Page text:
Carl Sandburg
Fog

The fog comes
on little cat feet.

It sits looking
over harbor and city
on silent haunches
and then moves on.
Carl Sandburg
When lilacs last in the door-yard bloom'd,
And the great star early droop'd in the western sky in the night,
I mourn'd—and yet shall mourn with ever-returning spring.....
Walt Witman
O CAPTAIN! my Captain! our fearful trip is done;
The ship has weather'd every rack, the prize we sought is won;
The port is near, the bells I hear, the people all exulting,
While follow eyes the steady keel, the vessel grim and daring:
Samuel Taylor Coleridge
Rime of the Ancient Mariner

It is an ancient mariner
And he stoppeth one of three.
--"By thy long grey beard and glittering eye,
Now wherefore stoppest thou me?
Carl Sandburg
Happiness

I ASKED the professors who teach the meaning of life to tell me what is happiness.
And I went to famous executives who boss the work of
thousands of men.
They all shook their heads and gave me a smile as though
I was trying to fool with them
And then one Sunday afternoon I wandered out along
the Desplaines river
And I saw a crowd of Hungarians under the trees with
their women and children and a keg of beer and an
accordion.
William Blake Songs of Experience
Tiger, tiger, burning bright
In the forest of the night,
What immortal hand or eye
Could Frame thy fearful symmetry
William Blake Songs of Innocence
The Chimney Sweep

When my mother died I was very young,
And my father sold me while yet my tongue
Could scarcely cry 'weep! 'weep! 'weep! 'weep!
So your chimneys I sweep, and in soot I sleep
Carl Sandburg
Grass

PILE the bodies high at Austerlitz and Waterloo.
Shovel them under and let me work—
I am the grass; I cover all.
Henry Wadsworth Longfellow
The Song of Hiawatha

By the shore of Gitchie Gumee,
By the shining Big-Sea-Water...
Henry Wadsworth Longfellow
Paul Revere's Ride

Listen my children and you shall hear
Of the midnight ride of Paul Revere,
On the eighteenth of April, in Seventy-five;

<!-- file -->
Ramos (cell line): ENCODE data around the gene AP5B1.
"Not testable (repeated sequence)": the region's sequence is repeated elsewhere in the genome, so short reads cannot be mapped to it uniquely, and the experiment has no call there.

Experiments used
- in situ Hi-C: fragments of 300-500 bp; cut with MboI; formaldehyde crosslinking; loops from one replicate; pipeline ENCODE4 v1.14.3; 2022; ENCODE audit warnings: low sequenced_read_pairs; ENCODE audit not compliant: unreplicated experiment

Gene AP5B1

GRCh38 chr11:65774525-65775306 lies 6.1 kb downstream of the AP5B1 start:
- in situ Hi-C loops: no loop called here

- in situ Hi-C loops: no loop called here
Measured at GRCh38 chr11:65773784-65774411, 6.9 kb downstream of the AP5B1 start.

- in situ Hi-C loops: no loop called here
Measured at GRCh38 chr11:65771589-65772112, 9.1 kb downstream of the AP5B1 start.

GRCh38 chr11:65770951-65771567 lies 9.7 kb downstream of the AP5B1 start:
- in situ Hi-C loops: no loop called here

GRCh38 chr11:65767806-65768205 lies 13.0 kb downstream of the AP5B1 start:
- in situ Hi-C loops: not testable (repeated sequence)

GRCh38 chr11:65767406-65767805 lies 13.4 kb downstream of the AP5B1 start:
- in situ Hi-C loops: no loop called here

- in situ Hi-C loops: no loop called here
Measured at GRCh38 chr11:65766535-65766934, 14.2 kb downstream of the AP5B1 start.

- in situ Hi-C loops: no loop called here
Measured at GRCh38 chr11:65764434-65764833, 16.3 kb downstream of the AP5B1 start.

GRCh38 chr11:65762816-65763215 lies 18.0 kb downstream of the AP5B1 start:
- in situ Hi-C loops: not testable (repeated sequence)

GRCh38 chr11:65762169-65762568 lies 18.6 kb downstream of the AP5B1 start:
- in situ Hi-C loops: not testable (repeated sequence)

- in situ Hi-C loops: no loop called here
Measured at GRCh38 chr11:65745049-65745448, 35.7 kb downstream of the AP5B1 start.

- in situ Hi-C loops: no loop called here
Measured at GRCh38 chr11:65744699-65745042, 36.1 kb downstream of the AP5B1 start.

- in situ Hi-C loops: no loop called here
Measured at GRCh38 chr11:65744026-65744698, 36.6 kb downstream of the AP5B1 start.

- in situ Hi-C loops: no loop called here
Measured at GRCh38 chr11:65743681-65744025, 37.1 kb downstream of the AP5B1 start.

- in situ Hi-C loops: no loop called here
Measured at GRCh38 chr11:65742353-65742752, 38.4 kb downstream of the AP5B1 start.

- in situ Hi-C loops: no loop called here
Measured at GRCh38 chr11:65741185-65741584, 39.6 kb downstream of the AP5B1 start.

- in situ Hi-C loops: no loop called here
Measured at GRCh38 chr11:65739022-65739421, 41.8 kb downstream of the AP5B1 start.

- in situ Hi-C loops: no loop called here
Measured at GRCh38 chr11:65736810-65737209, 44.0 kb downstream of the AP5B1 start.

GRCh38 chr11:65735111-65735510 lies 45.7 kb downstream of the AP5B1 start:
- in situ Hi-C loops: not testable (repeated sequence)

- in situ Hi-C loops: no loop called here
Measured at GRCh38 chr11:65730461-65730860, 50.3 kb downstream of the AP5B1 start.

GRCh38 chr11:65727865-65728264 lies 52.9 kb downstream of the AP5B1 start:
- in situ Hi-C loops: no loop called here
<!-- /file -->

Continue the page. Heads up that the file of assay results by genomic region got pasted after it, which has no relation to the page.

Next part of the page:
Hardly a man is now alive
Who remembers that famous day and year.
Lewis Carroll
Jabberwocky

'Twas brillig, and the slithy toves
Did gyre and gimble in the wabe:
All mimsy were the borogoves,
And the mome raths outgrabe.
T. S. Eliot
The Naming of Cats is a difficult matter,
It isn't just one of your holiday games;
You may think at first I'm as mad as a hatter
When I tell you, a cat must have THREE DIFFERENT NAMES.
T. S. Eliot
from The Love Song of J. Alfred Prufrock

Let us go then, you and I,
When the evening is spread out against the sky
Like a patient etherized upon a table;
Let us go, through certain half-deserted streets,
Theodore Roethke
My Papa's Waltz

The whiskey on your breath
Could make a small boy dizzy;
But I hung on like death:
Such waltzing was not easy.
Maya Angelou
Phenomenal Woman

Pretty women wonder where my secret lies
I'm not cute or built to suit a fashion model's size
But when I start to tell them
They think I'm telling lies.
Maya Angelou
I Rise

You may write me down in history
With your bitter, twisted lies,
You may trod me in the very dirt
But still, like dust, I'll rise.
Maya Angelou
I Know Why The Caged Bird Sings

The free bird leaps
on the back of the wind
and floats downstream
till the current ends
and dips his wings
in the orange sun rays
and dares to claim the sky.
Philip Levine
An Abandoned Factory, Detroit

The gates are chained, the barbed-wire fencing stands,
An iron authority against the snow,
And this grey monument to common sense
Resists the weather. Fears of idle hands,
Of protest, men in league, and of the slow
Corrosion of their minds, still charge this fence.
Pablo Neruda
If You Forget Me

I want you to know
one thing.

You know how this is:
if I look
at the crystal moon, at the red branch
of the slow autumn at my window...
everything carries me to you
Shel Silverstein
Where The Sidewalk Ends

Yes we'll walk with a walk that is measured and slow,